“Christmas Isn’t Christmas Time.” Wright plays Eddie’s
in “The Nightmare Before Christmas.” Don’t worry, the
quent collaborator of Wright, duets on both versions of Attic in Decatur on Dec. 12.
Out singer Levi Kreis posted for months about the fun he had in the studio making Home for the Holidays, his first
Christmas album. The Tennessee native and former Atlanta Pride performer mined his roots in country, gospel, rocka-
Thunderfuck delivers “Santa Baby” as if she’s a character queens want you to move for the holidays. Dance ver-
sions of Christmas favorites come from Blair St. Clair
and Kameron Michaels, so you can shake your booty as
you deck the halls. Likewise, Bebe Zahara Benet puts her
… unique … vocal spin on “The Little Drummer Boy” (“I
billy and blues for the album.
bring the beats, I bang the drums/ Ram-pa-pa, ram-pa-pa-
The effort reunites the Tony Award winner with fellow
version of “Grandma Got Run Over By a Reindeer” that’s
Million Dollar Quartet cast member Eddie Clendening.
Kreis originated the role of Jerry Lee Lewis in the Broadway musical, and Clendening originated the role of Elvis
pum”). A very autotuned Eureka O’Hara performs a dance as bizarre as you think, but kind of like tacky Christmas decorations — a guilty pleasure.
Presley. The pair channeled those alter egos for a rollicking
In female singers gays love, Katy Perry released a poppy,
into the musical.
mas,” and Jessie J. puts her huge vocals atop jazzy, big band
Queer-led acapella group Pentatonix released Christmas is
singer/songwriter/actor Ingrid Michaelson creates a classic
version of “Run, Run Rudolph” that would have fit right
Here! for their third holiday album. It includes Kelly Clarkson on “Grown-up Christmas List” and Maren Morris on “When
You Believe,” but the quintet’s signature arrangements take the focus on the other tracks, including the inventive “Waltz of the Flowers” from Tchaikovsky’s “The Nutcracker.”
peppy Amazon-exclusive holiday song, “Cozy Little Christsounds with the full album, This Christmas Day. Feminist
Christmas album on the beautiful Songs for the Season, fea-
turing lush orchestrations that would fit right into a playlist with Nat “King” Cole and Rosemary Clooney.
Visit theQatl.com for even more holiday music selections. theQatl.com
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If you think that queer is flirting
every legal standpoint on his 18th birthday. On the other,
ethics and morals vary from guy to guy, and yours may say that it’s still wrong to play ball on this particular field. Since you’re asking the question, you may fall into the latter category.
As the more mature player, it’s your obligation to ask your-
self the hard questions and think things through from both your perspective and his. Things to consider include the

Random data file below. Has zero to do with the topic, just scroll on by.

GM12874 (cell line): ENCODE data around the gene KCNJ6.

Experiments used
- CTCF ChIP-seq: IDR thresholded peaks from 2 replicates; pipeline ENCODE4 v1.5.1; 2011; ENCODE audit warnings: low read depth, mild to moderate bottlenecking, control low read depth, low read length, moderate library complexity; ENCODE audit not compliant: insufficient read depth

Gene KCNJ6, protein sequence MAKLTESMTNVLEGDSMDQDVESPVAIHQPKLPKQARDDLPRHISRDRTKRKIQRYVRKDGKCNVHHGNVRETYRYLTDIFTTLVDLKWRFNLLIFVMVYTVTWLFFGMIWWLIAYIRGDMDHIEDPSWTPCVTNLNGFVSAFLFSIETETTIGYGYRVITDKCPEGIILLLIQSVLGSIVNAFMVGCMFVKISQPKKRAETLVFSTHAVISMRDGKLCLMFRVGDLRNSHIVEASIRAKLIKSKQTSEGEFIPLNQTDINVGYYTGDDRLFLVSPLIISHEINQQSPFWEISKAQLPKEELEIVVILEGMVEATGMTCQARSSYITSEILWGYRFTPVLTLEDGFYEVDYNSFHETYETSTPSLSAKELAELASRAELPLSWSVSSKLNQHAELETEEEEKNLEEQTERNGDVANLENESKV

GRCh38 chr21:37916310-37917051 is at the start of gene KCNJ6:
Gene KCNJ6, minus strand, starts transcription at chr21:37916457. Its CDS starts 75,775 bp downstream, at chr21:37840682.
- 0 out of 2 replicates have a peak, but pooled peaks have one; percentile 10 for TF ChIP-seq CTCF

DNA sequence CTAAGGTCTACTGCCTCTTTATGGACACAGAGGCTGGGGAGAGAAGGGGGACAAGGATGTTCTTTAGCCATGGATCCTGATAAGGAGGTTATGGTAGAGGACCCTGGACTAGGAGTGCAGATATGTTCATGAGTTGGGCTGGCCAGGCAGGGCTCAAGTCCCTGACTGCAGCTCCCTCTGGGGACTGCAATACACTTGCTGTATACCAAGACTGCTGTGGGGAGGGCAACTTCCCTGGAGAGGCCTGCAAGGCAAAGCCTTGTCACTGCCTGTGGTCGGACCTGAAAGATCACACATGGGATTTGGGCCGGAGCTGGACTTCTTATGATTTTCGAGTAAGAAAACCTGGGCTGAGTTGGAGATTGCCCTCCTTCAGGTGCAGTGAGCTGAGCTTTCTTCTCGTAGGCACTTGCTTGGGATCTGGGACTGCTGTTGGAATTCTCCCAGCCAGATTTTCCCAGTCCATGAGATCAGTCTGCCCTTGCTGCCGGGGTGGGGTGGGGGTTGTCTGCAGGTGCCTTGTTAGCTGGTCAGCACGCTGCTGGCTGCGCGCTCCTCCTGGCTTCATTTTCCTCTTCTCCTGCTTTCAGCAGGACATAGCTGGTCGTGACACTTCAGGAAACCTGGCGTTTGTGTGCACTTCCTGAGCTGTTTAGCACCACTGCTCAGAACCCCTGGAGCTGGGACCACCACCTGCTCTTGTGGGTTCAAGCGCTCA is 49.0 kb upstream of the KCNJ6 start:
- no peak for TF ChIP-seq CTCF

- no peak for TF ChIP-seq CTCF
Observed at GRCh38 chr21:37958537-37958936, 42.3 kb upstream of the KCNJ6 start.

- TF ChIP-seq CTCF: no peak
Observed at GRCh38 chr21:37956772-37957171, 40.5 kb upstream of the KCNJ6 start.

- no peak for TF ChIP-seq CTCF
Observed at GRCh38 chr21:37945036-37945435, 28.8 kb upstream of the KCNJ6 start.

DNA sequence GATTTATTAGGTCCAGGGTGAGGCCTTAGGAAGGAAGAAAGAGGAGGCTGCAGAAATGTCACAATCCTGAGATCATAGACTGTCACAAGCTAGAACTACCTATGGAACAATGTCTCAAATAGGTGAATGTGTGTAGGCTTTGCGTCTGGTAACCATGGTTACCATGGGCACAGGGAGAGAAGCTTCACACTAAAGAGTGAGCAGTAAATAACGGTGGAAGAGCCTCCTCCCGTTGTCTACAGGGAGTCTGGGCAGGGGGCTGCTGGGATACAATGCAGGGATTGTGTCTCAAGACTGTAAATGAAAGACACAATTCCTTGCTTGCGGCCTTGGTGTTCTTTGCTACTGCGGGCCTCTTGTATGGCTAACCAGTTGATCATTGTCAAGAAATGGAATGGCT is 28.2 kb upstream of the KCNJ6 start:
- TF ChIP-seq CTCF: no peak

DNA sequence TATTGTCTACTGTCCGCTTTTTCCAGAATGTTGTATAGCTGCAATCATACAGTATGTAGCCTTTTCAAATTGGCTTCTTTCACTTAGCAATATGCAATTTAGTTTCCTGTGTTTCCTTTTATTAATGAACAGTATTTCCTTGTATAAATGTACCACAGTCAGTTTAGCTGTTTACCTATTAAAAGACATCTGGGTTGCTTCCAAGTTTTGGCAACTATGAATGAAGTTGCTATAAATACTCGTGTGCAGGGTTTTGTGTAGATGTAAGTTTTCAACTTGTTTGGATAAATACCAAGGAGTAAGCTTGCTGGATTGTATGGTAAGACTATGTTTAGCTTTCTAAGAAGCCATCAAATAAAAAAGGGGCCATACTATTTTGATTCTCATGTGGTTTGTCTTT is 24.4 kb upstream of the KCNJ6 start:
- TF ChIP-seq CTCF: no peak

with you, step up to the plate
power dynamics that handicap the game: Chances to take
to him. Plus, his emotional maturity — or lack thereof —
The first time I saw this beautiful human was as I walked by a baseball field outside the high school near
my gay gym. I noticed him noticing me, but of course I also
knew my place. I’m not one for most younger guys in general, and definitely not if they’re possibly underage.
advantage or hurt a rookie are increased, and that’s not fair could create more issues than you bargained for.
Whether you’re considering an extra-inning hookup or
making it a regular thing, talk to the guy. Actual maturity
and experience can vary widely at his age, so communicating
Well, that was two years ago. Recently, the same guy
to find out in advance is the best game plan. Chat him up to
definitely checking me out. He’s definite-
playbook at the first signs of mismatched expectations.
wandered into my gym looking sexier than ever, and he’s
avoid trouble for you or heartache for him, and scrap your
ly legal, but I still feel guilty about my
attraction to him.
I could be his dad, but I kinda want to be his daddy. But the guilt! How young is too young? Dear Daddy: Fantasy is the spice of
life. In the vast majority of scenarios, don’t deny the thoughts between
your ears. You ask if it’s OK to look
guilt-free, and I say Baseball Boy was always fair game within the confines of your mind.
When it gets to real life, things get
dicey. If you’re actually asking if it’s
OK to engage with this man, there are two schools of thought. Both are valid depending on the individual in question. 38
On the one hand, he’s an adult. Your guilt can disappear from
I’m recently out and have transferred my workouts to the gay gym in my neighborhood. I’m loving the
brotherhood and the eye candy. There is this hot older guy who I’ve noticed for
years and tried to get him to notice me, and I think he’s interested, but I’m not
sure how to get his attention. Dear Boy: Since your intended wasn’t
born yesterday, believe me (and
the Daddy letter above), he already
knows. Rather than just checking
him out and flashing the goods, be
man enough to strike up a conversa-
tion and see where things go.
The Q is for entertainment purposes
and not professional counseling. Send
your burning Qs to firstname.lastname@example.org. ILLUSTRATION BY BRAD GIBSON